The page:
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Real Estate, North Carolina
Terms in this set (89)
Real Estate; Real Property; Realty
Land and everything that is permanently attached to land.
Includes surface of the earth, the area below the surface to the center of the earth, and the area above the surface, theoretically, to the highest heavens. (Surface, Subsurface, Air Rights)
Physical Characteristics of Land
Also called Chattel or Personalty.
Every thing that is not land or that is not permanently attached to land, and is readily movable.
Bill of Sale
Instrument that may be used to transfer ownership of personal property.
Land cannot be relocated from one place to another, and contribute to making the market for land a strictly local market.
Requires brokers to have specific knowledge of their local real estate market to serve their buyers and sellers.
Aka Indestructibility. Land is a permanent commodity, and it cannot be destroyed.
Makes land attractive as a long-term investment.
When changing conditions adversely affect the value of land.
For example, an interstate highway can radically affect land values.
Aka Non-homogeneity or Heterogeneity. No two parcels are identical.
If a seller contracts to sell his real property, the law does not consider money a substitute for this duty.
Prevents breaches of contracts where sellers decide to not sell their property. Financial damages are typically no substitute for specific performance.
Economic Characteristics of Land
2. Permanence of Investment
Aka Availability. Land has a fixed supply base. No additional physical supply of land is being produced to keep pace with increasing population.
Permanence of Investment
The physical characteristics of immobility and indestructibility of land, combined with the investment of capital and labor to create improvements to the land and on the land is a long-term investment.
Aka Situs. Has the greatest effect on property value. Is a socioeconomic characteristic.
If demand for the area is high, the land will have a substantially increasing value.
Highest and Best Use
The use which will provide the owner the best possible return on an investment over a specified time period, resulting in the highest possible present value of the land.
Attained by the intelligent use of capital, labor and other resources to improve the land and its productivity.
Value of the land at the time of the appraisal.
Land Use Controls
Public land use controls: city planning and zoning, state and regional planning, building codes, environmental controls.
Private land use controls: protective or restrictive covenants
Increase in market value during the time the investor holds the property.
Positive Cash Flow
Exists when the gross effective income produced by the property exceeds the total expense.
Real Estate Investment Objectives
Primary purpose us to produce income or profit. Examples:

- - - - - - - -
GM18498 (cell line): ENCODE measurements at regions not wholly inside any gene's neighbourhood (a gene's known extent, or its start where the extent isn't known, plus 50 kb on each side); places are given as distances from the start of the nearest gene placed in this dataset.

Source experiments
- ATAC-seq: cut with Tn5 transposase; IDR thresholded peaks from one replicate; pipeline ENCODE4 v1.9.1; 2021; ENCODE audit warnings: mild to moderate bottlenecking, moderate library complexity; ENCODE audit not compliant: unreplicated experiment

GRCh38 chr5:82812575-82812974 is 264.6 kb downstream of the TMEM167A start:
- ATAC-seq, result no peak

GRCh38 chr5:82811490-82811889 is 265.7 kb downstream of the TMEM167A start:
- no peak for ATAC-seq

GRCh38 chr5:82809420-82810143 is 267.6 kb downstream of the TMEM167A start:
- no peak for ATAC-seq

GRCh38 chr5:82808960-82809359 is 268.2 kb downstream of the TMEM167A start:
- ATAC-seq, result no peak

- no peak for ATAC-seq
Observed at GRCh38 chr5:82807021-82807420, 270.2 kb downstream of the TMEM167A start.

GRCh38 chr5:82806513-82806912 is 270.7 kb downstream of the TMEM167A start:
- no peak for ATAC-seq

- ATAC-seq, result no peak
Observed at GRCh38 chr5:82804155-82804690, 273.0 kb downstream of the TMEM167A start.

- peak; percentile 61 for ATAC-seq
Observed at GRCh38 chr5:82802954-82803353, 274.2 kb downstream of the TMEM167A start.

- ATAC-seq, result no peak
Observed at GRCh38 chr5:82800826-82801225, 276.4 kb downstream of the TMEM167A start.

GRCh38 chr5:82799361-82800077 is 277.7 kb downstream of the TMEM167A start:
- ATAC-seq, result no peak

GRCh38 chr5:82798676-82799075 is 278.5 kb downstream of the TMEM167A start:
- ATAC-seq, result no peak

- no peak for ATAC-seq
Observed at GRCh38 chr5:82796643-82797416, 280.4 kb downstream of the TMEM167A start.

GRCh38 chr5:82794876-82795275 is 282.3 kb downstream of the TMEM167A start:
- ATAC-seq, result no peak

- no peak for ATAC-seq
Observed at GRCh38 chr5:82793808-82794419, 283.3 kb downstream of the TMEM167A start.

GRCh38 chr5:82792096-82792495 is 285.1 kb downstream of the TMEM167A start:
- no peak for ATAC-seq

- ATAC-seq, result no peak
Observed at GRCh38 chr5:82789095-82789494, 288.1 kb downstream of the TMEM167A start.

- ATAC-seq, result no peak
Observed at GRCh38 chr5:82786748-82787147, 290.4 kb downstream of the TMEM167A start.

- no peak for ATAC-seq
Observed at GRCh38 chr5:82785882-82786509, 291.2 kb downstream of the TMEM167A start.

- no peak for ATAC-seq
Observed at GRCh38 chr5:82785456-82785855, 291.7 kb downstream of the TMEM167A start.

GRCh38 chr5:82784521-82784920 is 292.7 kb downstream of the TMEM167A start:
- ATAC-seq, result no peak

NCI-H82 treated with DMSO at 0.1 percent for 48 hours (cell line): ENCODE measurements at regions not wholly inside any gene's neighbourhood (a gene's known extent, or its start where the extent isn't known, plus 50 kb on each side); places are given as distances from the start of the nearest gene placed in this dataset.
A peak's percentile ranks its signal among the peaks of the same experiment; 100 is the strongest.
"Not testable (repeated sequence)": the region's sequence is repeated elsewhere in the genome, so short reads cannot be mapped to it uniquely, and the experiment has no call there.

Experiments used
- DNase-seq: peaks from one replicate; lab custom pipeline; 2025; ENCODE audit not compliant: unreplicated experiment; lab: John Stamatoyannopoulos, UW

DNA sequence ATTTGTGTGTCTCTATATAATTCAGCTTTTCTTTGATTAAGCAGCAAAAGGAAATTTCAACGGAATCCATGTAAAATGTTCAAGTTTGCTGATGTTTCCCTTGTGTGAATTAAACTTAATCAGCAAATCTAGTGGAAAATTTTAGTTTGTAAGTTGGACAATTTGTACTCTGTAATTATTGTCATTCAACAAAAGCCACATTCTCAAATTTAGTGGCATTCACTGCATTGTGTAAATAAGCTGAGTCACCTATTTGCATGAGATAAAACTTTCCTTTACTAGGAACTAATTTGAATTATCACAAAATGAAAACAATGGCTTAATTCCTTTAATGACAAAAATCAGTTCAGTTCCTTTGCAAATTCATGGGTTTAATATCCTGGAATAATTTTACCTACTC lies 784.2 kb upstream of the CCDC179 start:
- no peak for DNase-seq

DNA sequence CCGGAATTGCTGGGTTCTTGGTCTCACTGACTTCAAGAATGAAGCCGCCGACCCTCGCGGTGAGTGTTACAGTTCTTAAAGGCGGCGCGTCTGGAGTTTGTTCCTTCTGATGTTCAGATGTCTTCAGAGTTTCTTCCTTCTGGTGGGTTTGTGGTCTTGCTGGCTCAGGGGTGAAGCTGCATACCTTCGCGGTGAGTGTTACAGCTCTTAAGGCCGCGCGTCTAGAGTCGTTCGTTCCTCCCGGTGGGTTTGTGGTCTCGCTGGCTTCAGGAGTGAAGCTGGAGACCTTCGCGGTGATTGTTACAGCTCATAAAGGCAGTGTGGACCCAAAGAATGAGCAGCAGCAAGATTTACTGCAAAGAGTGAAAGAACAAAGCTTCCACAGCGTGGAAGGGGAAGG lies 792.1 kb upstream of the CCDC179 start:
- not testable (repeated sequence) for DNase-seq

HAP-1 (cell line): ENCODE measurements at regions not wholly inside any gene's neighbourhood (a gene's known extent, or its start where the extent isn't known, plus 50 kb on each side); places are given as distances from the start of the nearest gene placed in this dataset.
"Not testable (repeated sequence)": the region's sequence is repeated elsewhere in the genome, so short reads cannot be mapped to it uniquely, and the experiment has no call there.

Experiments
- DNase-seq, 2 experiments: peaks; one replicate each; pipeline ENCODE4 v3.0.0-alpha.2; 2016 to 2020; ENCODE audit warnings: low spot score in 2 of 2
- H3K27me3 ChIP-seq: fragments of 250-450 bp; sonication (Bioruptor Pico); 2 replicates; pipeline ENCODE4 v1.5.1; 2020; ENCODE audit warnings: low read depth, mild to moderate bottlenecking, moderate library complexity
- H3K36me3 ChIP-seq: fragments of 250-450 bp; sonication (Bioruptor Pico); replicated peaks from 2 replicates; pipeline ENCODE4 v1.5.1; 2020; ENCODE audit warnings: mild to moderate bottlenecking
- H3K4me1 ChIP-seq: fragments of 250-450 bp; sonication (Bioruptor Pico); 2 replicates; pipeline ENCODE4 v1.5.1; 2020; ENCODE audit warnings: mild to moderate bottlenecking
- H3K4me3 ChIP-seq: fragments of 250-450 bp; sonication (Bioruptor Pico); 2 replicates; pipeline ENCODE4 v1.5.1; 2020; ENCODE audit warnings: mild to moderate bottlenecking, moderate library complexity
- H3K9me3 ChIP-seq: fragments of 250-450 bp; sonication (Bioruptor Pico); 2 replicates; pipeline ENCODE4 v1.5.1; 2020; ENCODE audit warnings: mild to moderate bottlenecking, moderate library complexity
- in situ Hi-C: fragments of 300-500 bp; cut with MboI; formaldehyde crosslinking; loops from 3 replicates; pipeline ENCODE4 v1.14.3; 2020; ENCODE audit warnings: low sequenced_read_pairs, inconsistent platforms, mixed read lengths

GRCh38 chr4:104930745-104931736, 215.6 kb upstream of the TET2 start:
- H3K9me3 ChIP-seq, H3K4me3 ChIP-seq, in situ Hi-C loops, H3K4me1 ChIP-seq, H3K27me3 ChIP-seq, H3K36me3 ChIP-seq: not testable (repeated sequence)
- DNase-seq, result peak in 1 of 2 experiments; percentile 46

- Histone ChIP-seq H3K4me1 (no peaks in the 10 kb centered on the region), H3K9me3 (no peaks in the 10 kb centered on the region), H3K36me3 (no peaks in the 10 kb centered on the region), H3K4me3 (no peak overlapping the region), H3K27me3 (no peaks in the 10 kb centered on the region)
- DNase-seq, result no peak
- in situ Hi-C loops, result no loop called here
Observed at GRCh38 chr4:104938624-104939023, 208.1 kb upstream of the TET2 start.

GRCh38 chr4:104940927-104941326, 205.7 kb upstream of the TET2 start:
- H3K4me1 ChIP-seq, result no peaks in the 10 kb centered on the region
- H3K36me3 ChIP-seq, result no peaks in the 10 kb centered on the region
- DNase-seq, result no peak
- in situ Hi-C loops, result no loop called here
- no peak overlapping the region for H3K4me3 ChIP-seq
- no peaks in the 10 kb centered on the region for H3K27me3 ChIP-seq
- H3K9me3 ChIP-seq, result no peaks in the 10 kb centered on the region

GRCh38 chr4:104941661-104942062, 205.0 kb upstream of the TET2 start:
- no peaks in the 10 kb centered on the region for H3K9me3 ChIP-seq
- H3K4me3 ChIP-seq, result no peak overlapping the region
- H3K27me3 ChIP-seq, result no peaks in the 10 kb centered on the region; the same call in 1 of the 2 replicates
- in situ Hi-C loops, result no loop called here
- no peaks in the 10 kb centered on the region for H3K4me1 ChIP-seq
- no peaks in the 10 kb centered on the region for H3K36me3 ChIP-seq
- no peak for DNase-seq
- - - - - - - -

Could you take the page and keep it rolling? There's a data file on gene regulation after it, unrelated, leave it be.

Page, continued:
1. Positive Cash Flow
2. Tax Advantages
A registered trademark of the National Association of Realtors (NAR), and it identifies licensees who are also members of the local, the state and national association.
Not all licensees are REALTORS, and must be referred to as Brokers until they become members of the associations.
Is one in which the buyer and seller negotiate a purchase and sale without undue pressure, urgency, or outside influence other than the principle of supply and demand.
Factors Affecting Supply and Demand
Examples include interest rates, availability of financing for purchase and construction, population migrations, government regulations, local and national economic conditions, availability and cost of building sites.
A contract wherein a property owner employs a real estate broker to market his or her property.
Buyer's Brokerage or Buyer's Agency Agreement
A contract where in a broker contracts with a buyer to act as the buyer's agent.
Offer to Purchase / Contract
A binding contract to buy and sell real property.
The completion of the real estate transaction, which occurs at closing.
Provisional Broker Status
Status of a licensee until the education and experience requirements are met.
Must be supervised or sponsored by a Broker-in-Charge (BIC).
Bundle of Rights
Includes the rights of ownership, possession, use, and disposal of the property.
Fruits of the Soil; things that do not require planting or cultivation but that grow naturally and are perennial. These are included in Real Property.
Annual crops, such as corn, wheat, melons and soybeans; also used to denote the right of the tenant to reenter the property and harvest after the termination of the tenancy.
Fruits of the Industry; things that require planting and cultivation, such as emblements.
Something that cannot exist by itself but depends on a principal item to which it appends or attaches. It transfers with the title to the land.
An interest in real property that allows the owner to take minerals from the earth.
Ownership of and the rights to the area above the surface of the earth.
The appurtenant rights of an owner of property bordering a flowing body of water, or river.
Owners own up to the bank, or to the edge, of the water.
If an owner owns the land surrounding a body of water, he owns the land under the water.
If two or more owners own the land surrounding a body of water, each owns to the center of the water.
The rights of landowners whose property borders an ocean of lake.
The mean point to which an owner owns land that borders an ocean or a lake. This is the mean high tide mark.
The state-owned land between the mean high watermark and the low watermark.
Land is extended by natural forces by land deposits; becomes property of the riparian property owner.
Land is extended by natural forces of water receding; becomes property of the riparian property owner.
Land is lost gradually by the movement of water; the riparian owner loses title to the land.
Land is gained or lost rapidly by natural forces; the owner can reclaim the lost land.